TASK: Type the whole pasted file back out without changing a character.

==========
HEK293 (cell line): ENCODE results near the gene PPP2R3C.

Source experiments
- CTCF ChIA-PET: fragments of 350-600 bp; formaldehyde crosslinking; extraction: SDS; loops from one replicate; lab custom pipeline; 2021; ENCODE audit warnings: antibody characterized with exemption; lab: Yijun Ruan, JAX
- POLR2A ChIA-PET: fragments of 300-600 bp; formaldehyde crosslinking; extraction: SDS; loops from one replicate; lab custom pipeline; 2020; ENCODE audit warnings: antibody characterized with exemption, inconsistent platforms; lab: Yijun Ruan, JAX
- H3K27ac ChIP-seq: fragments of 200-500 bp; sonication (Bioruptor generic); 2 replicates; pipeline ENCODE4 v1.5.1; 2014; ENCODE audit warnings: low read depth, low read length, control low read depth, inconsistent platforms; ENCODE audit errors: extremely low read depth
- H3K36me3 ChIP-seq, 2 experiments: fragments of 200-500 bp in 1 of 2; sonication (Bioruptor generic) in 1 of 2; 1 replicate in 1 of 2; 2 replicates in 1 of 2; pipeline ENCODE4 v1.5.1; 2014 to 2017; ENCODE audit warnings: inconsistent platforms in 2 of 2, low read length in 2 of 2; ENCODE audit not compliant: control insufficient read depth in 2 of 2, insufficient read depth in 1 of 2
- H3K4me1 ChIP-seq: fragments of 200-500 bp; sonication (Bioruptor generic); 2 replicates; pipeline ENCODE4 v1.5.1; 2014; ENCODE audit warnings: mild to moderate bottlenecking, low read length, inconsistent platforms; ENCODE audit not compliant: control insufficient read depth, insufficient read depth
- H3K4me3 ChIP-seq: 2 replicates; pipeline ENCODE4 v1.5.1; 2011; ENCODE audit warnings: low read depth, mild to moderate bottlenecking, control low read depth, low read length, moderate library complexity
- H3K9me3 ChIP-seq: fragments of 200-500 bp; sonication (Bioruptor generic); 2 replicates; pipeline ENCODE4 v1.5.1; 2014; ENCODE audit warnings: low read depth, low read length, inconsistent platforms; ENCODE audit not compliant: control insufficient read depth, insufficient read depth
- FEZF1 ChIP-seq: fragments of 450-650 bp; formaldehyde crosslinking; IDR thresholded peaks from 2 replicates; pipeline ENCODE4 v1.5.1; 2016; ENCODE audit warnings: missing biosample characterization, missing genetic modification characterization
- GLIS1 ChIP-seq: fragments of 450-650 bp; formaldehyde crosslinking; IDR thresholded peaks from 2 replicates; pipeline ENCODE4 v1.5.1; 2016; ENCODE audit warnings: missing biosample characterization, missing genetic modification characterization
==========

HEK293 (cell line): ENCODE results near the gene PPP2R3C.

Source experiments
- CTCF ChIA-PET: fragments of 350-600 bp; formaldehyde crosslinking; extraction: SDS; loops from one replicate; lab custom pipeline; 2021; ENCODE audit warnings: antibody characterized with exemption; lab: Yijun Ruan, JAX
- POLR2A ChIA-PET: fragments of 300-600 bp; formaldehyde crosslinking; extraction: SDS; loops from one replicate; lab custom pipeline; 2020; ENCODE audit warnings: antibody characterized with exemption, inconsistent platforms; lab: Yijun Ruan, JAX
- H3K27ac ChIP-seq: fragments of 200-500 bp; sonication (Bioruptor generic); 2 replicates; pipeline ENCODE4 v1.5.1; 2014; ENCODE audit warnings: low read depth, low read length, control low read depth, inconsistent platforms; ENCODE audit errors: extremely low read depth
- H3K36me3 ChIP-seq, 2 experiments: fragments of 200-500 bp in 1 of 2; sonication (Bioruptor generic) in 1 of 2; 1 replicate in 1 of 2; 2 replicates in 1 of 2; pipeline ENCODE4 v1.5.1; 2014 to 2017; ENCODE audit warnings: inconsistent platforms in 2 of 2, low read length in 2 of 2; ENCODE audit not compliant: control insufficient read depth in 2 of 2, insufficient read depth in 1 of 2
- H3K4me1 ChIP-seq: fragments of 200-500 bp; sonication (Bioruptor generic); 2 replicates; pipeline ENCODE4 v1.5.1; 2014; ENCODE audit warnings: mild to moderate bottlenecking, low read length, inconsistent platforms; ENCODE audit not compliant: control insufficient read depth, insufficient read depth
- H3K4me3 ChIP-seq: 2 replicates; pipeline ENCODE4 v1.5.1; 2011; ENCODE audit warnings: low read depth, mild to moderate bottlenecking, control low read depth, low read length, moderate library complexity
- H3K9me3 ChIP-seq: fragments of 200-500 bp; sonication (Bioruptor generic); 2 replicates; pipeline ENCODE4 v1.5.1; 2014; ENCODE audit warnings: low read depth, low read length, inconsistent platforms; ENCODE audit not compliant: control insufficient read depth, insufficient read depth
- FEZF1 ChIP-seq: fragments of 450-650 bp; formaldehyde crosslinking; IDR thresholded peaks from 2 replicates; pipeline ENCODE4 v1.5.1; 2016; ENCODE audit warnings: missing biosample characterization, missing genetic modification characterization
- GLIS1 ChIP-seq: fragments of 450-650 bp; formaldehyde crosslinking; IDR thresholded peaks from 2 replicates; pipeline ENCODE4 v1.5.1; 2016; ENCODE audit warnings: missing biosample characterization, missing genetic modification characterization